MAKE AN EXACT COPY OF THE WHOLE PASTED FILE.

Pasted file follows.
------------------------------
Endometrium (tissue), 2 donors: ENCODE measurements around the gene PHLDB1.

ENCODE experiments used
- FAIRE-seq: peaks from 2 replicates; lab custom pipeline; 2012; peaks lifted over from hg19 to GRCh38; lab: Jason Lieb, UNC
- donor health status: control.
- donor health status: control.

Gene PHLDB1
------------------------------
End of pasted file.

Endometrium (tissue), 2 donors: ENCODE measurements around the gene PHLDB1.

ENCODE experiments used
- FAIRE-seq: peaks from 2 replicates; lab custom pipeline; 2012; peaks lifted over from hg19 to GRCh38; lab: Jason Lieb, UNC
- donor health status: control.
- donor health status: control.

Gene PHLDB1